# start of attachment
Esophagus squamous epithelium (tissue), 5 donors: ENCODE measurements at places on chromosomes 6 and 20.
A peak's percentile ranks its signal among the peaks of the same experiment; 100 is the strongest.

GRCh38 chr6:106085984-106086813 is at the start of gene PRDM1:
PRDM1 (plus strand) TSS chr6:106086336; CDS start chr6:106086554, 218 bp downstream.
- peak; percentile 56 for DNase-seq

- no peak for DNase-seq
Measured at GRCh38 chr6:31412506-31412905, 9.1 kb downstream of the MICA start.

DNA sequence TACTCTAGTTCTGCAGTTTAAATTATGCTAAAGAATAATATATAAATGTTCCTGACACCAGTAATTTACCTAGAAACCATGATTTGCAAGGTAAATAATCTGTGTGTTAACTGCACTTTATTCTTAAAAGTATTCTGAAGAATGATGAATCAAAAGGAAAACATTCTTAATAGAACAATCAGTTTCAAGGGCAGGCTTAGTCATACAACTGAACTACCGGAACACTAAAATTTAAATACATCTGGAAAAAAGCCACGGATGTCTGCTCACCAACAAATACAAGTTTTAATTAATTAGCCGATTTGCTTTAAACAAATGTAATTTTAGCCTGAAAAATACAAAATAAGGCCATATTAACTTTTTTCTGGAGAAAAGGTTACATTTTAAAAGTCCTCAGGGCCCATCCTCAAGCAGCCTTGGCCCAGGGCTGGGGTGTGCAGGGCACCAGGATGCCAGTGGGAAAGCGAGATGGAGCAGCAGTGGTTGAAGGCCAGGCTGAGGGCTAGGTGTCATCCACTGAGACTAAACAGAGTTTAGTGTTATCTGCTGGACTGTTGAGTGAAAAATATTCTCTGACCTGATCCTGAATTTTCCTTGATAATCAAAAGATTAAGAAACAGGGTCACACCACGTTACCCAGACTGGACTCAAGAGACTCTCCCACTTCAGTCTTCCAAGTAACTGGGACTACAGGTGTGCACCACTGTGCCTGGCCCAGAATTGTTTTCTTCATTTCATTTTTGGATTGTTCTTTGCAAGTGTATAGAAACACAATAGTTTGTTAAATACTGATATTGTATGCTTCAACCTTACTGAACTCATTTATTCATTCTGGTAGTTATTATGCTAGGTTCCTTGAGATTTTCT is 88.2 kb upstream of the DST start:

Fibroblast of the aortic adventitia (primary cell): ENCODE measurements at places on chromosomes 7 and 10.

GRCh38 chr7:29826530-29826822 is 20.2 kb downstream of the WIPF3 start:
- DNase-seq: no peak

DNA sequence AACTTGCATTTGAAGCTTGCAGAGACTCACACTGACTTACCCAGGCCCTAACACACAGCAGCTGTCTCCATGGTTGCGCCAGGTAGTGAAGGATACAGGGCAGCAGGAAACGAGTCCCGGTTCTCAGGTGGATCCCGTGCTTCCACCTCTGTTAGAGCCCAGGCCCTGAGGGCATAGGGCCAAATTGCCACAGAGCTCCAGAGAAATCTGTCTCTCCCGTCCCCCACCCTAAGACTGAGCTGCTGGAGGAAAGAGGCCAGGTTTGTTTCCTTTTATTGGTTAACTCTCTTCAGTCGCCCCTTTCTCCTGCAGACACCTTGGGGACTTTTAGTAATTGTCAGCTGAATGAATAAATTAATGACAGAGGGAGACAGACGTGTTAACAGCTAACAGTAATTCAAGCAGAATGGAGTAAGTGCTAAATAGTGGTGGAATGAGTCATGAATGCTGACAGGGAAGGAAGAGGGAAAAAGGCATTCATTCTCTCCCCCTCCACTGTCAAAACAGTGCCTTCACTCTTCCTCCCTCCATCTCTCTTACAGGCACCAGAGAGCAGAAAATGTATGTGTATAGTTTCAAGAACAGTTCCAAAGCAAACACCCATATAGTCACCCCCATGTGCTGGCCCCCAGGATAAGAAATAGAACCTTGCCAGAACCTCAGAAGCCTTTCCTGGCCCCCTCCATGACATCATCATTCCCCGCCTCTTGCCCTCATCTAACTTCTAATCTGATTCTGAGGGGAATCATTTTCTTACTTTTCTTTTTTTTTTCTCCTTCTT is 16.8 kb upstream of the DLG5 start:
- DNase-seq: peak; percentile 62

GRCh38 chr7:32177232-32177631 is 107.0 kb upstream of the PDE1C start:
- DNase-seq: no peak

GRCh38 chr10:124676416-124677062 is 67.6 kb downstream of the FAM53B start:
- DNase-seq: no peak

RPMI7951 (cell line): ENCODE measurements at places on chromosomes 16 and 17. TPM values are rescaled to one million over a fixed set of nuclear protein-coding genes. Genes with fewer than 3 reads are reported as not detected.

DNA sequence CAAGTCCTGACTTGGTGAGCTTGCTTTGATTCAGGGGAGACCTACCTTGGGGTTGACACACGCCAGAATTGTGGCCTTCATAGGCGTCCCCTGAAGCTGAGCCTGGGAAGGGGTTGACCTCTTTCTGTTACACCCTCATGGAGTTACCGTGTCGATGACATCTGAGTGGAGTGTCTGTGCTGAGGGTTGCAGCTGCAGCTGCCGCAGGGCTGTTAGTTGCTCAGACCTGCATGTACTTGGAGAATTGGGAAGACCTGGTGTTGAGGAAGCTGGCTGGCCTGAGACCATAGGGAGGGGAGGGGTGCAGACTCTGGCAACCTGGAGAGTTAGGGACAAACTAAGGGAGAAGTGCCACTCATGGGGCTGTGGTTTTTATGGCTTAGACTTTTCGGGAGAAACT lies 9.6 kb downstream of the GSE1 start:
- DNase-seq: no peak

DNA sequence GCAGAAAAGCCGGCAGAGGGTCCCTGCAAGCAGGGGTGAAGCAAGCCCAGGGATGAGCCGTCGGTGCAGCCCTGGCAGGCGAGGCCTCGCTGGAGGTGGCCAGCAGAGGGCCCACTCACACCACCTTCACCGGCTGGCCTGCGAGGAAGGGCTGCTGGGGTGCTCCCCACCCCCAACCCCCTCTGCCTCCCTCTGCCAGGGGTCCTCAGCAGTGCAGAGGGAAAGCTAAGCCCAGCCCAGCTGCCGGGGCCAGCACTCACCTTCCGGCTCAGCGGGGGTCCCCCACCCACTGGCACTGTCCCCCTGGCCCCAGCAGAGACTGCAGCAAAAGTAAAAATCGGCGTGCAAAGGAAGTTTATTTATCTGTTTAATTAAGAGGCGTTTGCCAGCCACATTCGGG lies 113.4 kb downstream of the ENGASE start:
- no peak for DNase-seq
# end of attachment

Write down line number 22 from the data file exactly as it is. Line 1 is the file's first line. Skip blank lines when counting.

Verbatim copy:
- no peak for DNase-seq